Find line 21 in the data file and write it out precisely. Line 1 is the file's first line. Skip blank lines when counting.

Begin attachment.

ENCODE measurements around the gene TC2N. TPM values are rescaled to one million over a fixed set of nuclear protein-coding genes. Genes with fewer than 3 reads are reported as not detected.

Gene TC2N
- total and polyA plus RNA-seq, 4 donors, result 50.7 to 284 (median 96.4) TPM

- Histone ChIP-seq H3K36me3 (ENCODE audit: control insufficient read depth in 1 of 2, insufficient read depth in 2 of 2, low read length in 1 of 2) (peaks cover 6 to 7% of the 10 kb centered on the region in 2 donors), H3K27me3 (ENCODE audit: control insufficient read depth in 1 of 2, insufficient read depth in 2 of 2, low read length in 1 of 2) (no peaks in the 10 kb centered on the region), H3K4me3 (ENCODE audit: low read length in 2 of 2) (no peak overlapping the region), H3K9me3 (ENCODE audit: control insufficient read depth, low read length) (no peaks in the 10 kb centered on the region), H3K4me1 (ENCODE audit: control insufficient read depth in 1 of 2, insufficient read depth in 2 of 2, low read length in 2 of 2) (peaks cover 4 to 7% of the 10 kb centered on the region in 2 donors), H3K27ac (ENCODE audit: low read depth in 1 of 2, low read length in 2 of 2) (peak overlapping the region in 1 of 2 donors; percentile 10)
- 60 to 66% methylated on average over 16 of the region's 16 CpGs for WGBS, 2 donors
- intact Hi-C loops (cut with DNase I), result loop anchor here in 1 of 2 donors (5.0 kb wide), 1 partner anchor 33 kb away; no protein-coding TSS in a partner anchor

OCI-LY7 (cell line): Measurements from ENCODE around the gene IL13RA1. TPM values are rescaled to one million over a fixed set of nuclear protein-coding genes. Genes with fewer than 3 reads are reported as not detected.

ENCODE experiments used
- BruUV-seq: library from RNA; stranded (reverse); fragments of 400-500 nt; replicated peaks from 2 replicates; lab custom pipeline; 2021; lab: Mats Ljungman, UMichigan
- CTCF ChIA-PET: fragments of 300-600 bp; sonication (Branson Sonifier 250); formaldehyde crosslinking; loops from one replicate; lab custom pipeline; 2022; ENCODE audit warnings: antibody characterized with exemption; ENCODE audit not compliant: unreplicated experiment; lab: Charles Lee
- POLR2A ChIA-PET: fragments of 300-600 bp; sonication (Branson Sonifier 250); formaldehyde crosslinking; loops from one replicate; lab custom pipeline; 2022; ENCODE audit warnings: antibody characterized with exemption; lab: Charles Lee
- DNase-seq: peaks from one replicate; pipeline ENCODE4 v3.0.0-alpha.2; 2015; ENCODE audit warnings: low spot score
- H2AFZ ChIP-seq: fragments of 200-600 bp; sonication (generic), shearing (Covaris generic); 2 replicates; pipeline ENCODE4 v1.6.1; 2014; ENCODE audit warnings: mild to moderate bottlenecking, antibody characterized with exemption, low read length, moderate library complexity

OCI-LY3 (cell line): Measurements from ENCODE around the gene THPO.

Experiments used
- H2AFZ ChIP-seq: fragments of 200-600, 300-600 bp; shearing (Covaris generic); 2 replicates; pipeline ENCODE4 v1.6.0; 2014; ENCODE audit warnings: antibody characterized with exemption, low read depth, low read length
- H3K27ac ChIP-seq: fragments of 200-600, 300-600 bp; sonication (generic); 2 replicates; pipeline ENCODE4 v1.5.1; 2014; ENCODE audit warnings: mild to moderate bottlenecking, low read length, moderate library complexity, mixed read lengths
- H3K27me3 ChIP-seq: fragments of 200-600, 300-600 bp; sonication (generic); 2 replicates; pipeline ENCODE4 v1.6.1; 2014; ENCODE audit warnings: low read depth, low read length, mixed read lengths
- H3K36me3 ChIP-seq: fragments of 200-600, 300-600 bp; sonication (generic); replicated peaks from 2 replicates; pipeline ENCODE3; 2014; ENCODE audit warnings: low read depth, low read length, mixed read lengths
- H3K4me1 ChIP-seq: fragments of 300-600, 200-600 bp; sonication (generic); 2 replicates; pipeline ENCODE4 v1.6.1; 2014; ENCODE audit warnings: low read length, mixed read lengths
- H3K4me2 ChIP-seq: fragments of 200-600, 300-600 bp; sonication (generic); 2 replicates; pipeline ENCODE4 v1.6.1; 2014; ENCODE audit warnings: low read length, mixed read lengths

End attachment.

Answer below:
- H3K4me2 ChIP-seq: fragments of 200-600, 300-600 bp; sonication (generic); 2 replicates; pipeline ENCODE4 v1.6.1; 2014; ENCODE audit warnings: low read length, mixed read lengths